My fourth grade teaching partner is also the girls’ volleyball coach at Urbana Middle School, so when it comes to physical education, she is much more of an expert than myself. While our classes do not combine for P.E. (fifty students in the gym with just two adults would be a bit much), we often collaborate on plans for what we will have the students work on. So when she told me earlier this week about a plan to have the students work on being able to run a mile, I quickly jumped on board with the idea!
There is a large grassy field in front of our school building that is crisscrossed with sidewalks. It turns out that a particular circuitous path is pretty close to being a quarter-mile. (It isn’t exactly, though. The path we use for the annual walkathon fundraiser, incidentally, is about a third of a mile.) This morning we had P.E. and it was just warm enough to be able to go outside for it so the students could get a feel for what our cardiovascular unit would feel like.
Before going out, though, we talked about safety, especially not pushing oneself too hard the first time doing a specific task. I told the students that I did not want anyone to try to sprint the four laps they were going to do, but to try alternately running, jogging, or walking. We also talked about what could be expected during such physical exertion, such as elevated heart rate and quickened breathing.
Once we got outside, I led the students in some warm-up stretches and then let them start their laps. Some decided to walk all four laps, others alternated their activity. A few boys tried sprinting, despite my caution, and quickly learned that sprinting a mile was not going to work out for them and they ended up walking toward the end. There were quite a few students who complained of breathing quickly and I explained that that is normal after physical exertion, especially running!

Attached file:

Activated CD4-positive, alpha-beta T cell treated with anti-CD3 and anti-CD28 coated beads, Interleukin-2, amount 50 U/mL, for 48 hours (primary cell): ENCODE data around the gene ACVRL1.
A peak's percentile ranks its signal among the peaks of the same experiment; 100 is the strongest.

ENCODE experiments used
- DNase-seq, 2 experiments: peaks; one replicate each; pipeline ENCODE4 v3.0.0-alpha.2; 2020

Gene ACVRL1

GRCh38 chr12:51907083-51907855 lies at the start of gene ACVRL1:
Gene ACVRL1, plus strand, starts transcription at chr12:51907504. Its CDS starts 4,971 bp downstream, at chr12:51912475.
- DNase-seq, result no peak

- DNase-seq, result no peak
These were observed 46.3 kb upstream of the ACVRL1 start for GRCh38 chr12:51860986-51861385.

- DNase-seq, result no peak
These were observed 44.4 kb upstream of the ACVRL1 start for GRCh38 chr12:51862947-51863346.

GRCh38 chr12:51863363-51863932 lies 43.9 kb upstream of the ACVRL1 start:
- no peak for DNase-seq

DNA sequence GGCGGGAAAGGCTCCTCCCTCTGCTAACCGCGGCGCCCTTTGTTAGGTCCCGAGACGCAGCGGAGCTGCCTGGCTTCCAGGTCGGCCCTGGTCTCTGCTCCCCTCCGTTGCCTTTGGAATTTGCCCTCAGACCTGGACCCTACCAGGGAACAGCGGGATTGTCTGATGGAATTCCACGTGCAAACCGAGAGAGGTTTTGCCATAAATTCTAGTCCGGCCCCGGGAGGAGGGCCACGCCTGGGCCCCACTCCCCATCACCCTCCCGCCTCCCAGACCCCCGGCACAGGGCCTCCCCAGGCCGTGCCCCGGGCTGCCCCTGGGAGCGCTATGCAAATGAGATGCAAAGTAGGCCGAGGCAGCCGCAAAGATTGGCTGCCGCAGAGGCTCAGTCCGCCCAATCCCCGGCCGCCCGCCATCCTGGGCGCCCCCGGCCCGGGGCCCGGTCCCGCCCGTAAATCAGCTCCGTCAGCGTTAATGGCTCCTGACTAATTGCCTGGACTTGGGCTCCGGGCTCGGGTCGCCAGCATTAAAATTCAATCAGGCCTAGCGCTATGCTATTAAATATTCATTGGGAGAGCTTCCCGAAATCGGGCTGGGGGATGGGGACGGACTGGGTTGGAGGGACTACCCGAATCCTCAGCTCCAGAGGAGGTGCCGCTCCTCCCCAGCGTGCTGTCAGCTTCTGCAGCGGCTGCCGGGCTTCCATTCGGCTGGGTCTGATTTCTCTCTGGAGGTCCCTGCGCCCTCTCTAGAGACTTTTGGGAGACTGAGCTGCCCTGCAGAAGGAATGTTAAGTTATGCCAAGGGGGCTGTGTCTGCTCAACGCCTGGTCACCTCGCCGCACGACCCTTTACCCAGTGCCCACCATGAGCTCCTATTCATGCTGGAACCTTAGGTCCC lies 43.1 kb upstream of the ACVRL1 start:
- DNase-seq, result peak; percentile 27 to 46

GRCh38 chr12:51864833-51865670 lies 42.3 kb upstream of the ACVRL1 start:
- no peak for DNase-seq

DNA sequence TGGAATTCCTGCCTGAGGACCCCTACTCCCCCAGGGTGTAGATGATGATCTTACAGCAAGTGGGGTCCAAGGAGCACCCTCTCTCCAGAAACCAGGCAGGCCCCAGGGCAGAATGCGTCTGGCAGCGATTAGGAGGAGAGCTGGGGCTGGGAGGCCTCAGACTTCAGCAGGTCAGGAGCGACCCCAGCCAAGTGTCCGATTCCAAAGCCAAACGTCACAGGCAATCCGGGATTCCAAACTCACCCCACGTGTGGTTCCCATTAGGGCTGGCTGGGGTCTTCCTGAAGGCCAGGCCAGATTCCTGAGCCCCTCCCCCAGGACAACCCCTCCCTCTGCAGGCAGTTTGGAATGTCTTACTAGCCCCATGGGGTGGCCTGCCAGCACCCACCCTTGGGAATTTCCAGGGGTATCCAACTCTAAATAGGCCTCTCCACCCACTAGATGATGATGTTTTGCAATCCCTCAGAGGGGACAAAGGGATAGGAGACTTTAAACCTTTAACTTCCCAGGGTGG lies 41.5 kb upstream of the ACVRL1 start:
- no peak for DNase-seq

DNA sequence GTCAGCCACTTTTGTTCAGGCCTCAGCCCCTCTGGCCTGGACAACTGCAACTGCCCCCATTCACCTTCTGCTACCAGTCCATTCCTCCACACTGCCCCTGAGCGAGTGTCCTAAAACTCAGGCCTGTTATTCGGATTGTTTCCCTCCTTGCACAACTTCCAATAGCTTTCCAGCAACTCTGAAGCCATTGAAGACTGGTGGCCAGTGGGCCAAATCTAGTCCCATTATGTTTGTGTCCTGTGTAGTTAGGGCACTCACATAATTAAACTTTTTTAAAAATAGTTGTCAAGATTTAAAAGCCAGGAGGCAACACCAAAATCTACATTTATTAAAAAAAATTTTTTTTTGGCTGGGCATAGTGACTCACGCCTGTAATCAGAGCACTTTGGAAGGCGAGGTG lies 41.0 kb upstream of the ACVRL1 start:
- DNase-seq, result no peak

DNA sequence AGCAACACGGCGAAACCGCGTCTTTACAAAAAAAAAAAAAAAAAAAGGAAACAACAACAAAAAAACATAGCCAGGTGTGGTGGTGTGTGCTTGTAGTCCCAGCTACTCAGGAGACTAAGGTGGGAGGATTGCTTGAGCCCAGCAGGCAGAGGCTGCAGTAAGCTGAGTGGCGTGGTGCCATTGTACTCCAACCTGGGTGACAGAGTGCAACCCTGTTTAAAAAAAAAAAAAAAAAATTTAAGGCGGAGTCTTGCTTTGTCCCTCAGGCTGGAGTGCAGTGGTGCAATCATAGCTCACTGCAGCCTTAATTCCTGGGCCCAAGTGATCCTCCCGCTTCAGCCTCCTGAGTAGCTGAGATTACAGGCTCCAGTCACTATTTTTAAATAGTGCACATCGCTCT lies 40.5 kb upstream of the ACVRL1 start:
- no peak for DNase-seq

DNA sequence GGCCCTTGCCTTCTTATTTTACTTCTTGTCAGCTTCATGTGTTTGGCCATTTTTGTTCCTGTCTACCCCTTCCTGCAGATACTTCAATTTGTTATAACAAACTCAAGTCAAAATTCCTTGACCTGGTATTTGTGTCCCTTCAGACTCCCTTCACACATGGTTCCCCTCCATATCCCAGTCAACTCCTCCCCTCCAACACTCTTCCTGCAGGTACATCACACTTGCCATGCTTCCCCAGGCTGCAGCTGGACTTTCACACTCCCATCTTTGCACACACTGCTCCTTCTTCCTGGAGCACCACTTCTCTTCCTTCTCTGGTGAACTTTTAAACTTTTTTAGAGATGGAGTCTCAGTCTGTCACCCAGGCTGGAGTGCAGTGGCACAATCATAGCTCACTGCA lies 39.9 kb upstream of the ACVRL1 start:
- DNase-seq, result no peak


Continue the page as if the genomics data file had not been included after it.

After we came in, we took some deep breaths to calm down and settle our heart rates. We also had a short discussion about aerobic exercise, how muscle tissue responds to increased activity, and the common experience of slight pain, or a “stitch” in one’s side after running. While a few students insisted that their hearts were going to explode and they would need to go to the hospital, this didn’t happen for anyone!
We will continue to do this activity after Spring Break. My goal is for the students to start setting goals for their time and learn what they have to do to reach those goals. I will also do some more collaboration with my grade level partner to see what other activities we can do with our classes. And since we will be outside, I am certain that at least some of them will be combined!
I am so glad that the weather is finally warming up with the arrival of spring! After a long, cold, often miserable winter, it is nice to get outside and take advantage of the open space and the fresh air!